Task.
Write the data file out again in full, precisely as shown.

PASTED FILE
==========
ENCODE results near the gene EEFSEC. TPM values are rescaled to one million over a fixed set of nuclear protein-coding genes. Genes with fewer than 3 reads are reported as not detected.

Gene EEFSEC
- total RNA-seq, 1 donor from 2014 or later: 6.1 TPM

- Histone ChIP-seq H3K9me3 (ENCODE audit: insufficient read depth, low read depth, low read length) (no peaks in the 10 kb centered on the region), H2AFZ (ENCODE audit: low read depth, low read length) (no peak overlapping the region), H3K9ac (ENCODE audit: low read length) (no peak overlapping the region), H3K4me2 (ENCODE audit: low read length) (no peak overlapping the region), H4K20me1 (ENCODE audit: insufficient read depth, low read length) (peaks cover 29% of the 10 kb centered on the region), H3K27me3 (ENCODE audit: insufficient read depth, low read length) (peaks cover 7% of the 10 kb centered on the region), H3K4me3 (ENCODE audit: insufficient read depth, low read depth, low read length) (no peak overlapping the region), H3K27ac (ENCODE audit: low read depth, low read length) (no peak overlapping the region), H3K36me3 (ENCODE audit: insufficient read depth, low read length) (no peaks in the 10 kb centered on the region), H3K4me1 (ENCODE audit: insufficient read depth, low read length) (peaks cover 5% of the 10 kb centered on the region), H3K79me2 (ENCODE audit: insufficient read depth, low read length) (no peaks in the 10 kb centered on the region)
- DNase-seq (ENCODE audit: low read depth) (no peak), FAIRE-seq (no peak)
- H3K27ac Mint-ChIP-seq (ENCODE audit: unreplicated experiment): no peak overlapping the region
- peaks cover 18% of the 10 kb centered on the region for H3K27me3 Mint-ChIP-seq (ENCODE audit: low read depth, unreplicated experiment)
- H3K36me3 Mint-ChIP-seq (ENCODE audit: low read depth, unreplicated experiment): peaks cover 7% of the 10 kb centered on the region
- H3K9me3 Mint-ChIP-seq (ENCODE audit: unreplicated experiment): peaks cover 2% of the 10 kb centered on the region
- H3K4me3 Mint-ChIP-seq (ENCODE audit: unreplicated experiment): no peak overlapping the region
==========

ENCODE results near the gene EEFSEC. TPM values are rescaled to one million over a fixed set of nuclear protein-coding genes. Genes with fewer than 3 reads are reported as not detected.

Gene EEFSEC
- total RNA-seq, 1 donor from 2014 or later: 6.1 TPM

- Histone ChIP-seq H3K9me3 (ENCODE audit: insufficient read depth, low read depth, low read length) (no peaks in the 10 kb centered on the region), H2AFZ (ENCODE audit: low read depth, low read length) (no peak overlapping the region), H3K9ac (ENCODE audit: low read length) (no peak overlapping the region), H3K4me2 (ENCODE audit: low read length) (no peak overlapping the region), H4K20me1 (ENCODE audit: insufficient read depth, low read length) (peaks cover 29% of the 10 kb centered on the region), H3K27me3 (ENCODE audit: insufficient read depth, low read length) (peaks cover 7% of the 10 kb centered on the region), H3K4me3 (ENCODE audit: insufficient read depth, low read depth, low read length) (no peak overlapping the region), H3K27ac (ENCODE audit: low read depth, low read length) (no peak overlapping the region), H3K36me3 (ENCODE audit: insufficient read depth, low read length) (no peaks in the 10 kb centered on the region), H3K4me1 (ENCODE audit: insufficient read depth, low read length) (peaks cover 5% of the 10 kb centered on the region), H3K79me2 (ENCODE audit: insufficient read depth, low read length) (no peaks in the 10 kb centered on the region)
- DNase-seq (ENCODE audit: low read depth) (no peak), FAIRE-seq (no peak)
- H3K27ac Mint-ChIP-seq (ENCODE audit: unreplicated experiment): no peak overlapping the region
- peaks cover 18% of the 10 kb centered on the region for H3K27me3 Mint-ChIP-seq (ENCODE audit: low read depth, unreplicated experiment)
- H3K36me3 Mint-ChIP-seq (ENCODE audit: low read depth, unreplicated experiment): peaks cover 7% of the 10 kb centered on the region
- H3K9me3 Mint-ChIP-seq (ENCODE audit: unreplicated experiment): peaks cover 2% of the 10 kb centered on the region
- H3K4me3 Mint-ChIP-seq (ENCODE audit: unreplicated experiment): no peak overlapping the region